Trump adviser Page describes meeting with Russian official during 2016 campaign

Aaron Brown
November 8, 2017

A former foreign policy adviser to Donald Trump's presidential campaign told the House Intelligence Committee that his trip to Russian Federation previous year was approved by a former Trump campaign manager and that he also informed other campaign officials-including one who holds a powerful position in the White House-about the potential visit.

Page also told the panel he had informed some members of the Trump campaign about the trip, and he had planned to share information with them about what he had learned.

The New York Times first reported that Page notified campaign officials about his meetings in Moscow, but the transcript, which is more than 200 pages long, discloses the names of those advisers - Tera Dahl and J.D. Gordon - and the identity of the Russian official, Dvorkovich.

During many public appearances prior to his November 2, 2017 testimony before the House Intelligence Committee in open session, Carter Page characterized his July 2016 trip to Russia as a private one in which his interactions with Russian individuals were largely confined to the 'man on the street.' In his testimony, however, he was forced to acknowledge that he communicated with high level Russian officials while in Moscow, including one of Russia's Deputy Prime Ministers.

Schiff called the Russian links to Papadopoulos and Page two parallel efforts by the Trump campaign to make contacts with Russian interests.

During his confirmation hearing earlier this year, Sessions, a former Republican senator from Alabama, denied ever having contact with Russians during the campaign.

Page's testimony shows that a number of Trump campaign officials were aware of his plans to travel to Moscow before he left - and that he updated others on his return.

Now the attorney general, Sessions has testified in front of the Senate that he was not "aware" of any Trump surrogates who had communications with the Russians.

A spokeswoman for Sessions declined to comment; Clovis' attorney did not immediately respond to a request for comment Monday night.

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The Trump campaign was reaching out to Russian Federation and trying to collude. "It's important to remember that Carter Page and George Papadopoulos were peripheral members of a relatively peripheral advisory committee", he said.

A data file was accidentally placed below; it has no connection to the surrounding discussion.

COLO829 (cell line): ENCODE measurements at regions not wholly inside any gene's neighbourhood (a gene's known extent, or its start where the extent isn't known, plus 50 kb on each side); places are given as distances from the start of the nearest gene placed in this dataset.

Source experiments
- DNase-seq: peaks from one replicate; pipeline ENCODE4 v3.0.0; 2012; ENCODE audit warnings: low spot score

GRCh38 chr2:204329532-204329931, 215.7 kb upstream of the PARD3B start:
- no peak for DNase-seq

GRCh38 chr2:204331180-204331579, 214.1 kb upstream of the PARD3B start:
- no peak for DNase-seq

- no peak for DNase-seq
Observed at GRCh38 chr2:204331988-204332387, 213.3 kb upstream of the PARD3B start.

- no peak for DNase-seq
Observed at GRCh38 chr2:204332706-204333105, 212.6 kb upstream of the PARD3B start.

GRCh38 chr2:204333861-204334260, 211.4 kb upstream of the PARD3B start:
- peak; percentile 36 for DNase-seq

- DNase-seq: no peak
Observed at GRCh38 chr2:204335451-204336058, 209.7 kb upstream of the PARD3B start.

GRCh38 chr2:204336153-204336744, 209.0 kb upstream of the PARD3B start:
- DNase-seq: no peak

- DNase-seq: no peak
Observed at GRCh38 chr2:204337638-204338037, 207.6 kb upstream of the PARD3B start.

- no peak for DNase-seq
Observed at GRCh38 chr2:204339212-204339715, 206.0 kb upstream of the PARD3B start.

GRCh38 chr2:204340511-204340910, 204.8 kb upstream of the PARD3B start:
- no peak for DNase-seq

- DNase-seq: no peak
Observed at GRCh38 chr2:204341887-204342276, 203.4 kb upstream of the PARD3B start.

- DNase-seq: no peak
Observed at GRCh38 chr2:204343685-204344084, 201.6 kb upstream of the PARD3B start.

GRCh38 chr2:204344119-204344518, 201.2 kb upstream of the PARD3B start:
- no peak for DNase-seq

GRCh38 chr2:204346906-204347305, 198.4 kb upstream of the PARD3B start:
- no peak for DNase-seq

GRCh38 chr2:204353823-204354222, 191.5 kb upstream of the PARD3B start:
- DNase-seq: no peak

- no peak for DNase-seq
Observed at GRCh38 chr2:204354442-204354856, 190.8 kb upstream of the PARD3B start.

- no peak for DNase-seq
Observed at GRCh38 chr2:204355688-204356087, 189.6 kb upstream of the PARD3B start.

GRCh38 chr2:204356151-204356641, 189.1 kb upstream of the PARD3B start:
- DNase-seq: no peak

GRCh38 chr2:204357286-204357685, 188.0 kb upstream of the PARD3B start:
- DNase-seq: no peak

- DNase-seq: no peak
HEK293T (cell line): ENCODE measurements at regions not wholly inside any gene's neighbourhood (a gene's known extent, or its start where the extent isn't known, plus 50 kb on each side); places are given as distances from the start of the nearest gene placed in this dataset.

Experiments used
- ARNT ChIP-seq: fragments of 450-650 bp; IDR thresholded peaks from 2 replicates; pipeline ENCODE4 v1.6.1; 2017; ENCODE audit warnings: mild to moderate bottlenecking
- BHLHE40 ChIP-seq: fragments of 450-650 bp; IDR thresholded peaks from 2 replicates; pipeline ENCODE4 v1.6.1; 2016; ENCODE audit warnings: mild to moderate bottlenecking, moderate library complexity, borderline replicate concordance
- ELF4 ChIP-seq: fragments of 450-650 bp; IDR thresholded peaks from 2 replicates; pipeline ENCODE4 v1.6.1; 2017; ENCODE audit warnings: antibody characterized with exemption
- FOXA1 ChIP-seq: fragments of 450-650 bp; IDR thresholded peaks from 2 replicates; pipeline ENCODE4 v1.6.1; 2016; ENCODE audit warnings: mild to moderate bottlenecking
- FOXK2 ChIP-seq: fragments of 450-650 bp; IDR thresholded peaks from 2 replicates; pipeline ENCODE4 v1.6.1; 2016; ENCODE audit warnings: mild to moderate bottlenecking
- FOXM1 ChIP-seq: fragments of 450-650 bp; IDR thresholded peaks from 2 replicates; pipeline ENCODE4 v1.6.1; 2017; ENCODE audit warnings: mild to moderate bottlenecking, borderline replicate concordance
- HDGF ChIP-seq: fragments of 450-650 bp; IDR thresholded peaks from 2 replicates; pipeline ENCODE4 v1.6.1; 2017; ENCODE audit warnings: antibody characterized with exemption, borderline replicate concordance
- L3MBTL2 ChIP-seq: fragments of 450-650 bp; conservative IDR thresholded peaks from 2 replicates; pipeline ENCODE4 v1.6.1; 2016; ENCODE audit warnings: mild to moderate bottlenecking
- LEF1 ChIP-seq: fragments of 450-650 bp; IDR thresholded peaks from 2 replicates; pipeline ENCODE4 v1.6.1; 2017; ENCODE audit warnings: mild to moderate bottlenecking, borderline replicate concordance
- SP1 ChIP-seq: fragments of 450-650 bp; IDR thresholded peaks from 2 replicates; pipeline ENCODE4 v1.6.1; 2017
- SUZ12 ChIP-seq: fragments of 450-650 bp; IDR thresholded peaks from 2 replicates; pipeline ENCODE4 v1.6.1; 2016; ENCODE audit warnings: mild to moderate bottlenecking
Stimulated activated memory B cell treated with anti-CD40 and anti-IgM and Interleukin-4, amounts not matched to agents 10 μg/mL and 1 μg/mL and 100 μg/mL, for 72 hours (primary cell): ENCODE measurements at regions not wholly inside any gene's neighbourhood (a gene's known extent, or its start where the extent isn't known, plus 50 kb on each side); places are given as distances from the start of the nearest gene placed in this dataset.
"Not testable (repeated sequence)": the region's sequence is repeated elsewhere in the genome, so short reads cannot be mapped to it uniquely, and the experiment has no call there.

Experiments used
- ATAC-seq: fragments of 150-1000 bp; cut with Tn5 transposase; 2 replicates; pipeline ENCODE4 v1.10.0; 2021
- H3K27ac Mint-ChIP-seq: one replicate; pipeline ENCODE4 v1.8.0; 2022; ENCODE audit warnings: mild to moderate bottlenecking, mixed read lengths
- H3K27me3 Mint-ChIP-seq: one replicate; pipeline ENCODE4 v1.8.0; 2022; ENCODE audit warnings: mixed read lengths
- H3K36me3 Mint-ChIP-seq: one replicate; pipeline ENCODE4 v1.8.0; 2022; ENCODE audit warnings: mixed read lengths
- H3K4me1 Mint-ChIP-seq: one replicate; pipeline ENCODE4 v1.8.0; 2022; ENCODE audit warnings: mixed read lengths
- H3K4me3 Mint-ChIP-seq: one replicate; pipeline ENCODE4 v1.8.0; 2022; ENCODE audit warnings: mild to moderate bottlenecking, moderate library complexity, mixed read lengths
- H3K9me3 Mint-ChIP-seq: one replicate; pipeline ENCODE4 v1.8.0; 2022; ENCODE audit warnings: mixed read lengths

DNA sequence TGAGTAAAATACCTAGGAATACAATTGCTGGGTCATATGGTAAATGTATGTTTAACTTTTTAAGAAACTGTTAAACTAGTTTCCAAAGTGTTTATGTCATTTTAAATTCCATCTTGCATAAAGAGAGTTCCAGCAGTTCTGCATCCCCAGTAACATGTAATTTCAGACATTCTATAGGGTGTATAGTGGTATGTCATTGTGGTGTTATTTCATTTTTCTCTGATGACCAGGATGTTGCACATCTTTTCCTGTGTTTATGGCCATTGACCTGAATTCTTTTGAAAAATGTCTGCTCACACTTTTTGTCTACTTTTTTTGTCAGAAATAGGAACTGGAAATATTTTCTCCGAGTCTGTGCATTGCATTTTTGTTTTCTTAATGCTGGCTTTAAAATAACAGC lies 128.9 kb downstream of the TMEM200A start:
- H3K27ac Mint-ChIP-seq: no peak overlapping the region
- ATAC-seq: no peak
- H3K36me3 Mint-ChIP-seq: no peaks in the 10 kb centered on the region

Rep. Schiff confronted him about an email he wrote in May 2016, suggesting that then-candidate Trump "take my place and raise the temperature a little bit" by going to the Russian university speaking gig.

The most common theme in Page's testimony was a relentless pivoting towards the dossier compiled by Steele, which he says has led to death threats.

Later, it emerged that the Federal Bureau of Investigation had obtained a secret court order to monitor Page's communications during the summer of 2016.

Steele alleged that Sechin offered Page the brokerage of a 19 percent stake in Rosneft in exchange for getting USA sanctions lifted against oligarchs close to Russian president Vladmir Putin.

Page's Russian contacts did not end on his return from Moscow.

The disclosure that might be most problematic for Trump as the Russian Federation investigation moves along is Page's admission that he had told then-Sen. Page said he also told Sam Clovis, another campaign aide. He said he discussed "foreign policy things" with the ambassador and that he had some "general" discussions of U.S. -Russia relations with she and other Hungarian officials - though he could recall few specifics.

That seems to confirm findings by former British spy Christopher Steele, who reported in his dossier that "official close to Presidential Administration Head, S. Ivanov, confided in a compatriot that a senior colleague in the Internal Political Department of the PA, Divyekin (nfd) also had met secretly with Page on his recent visit".

Other reports by Free-Prsite

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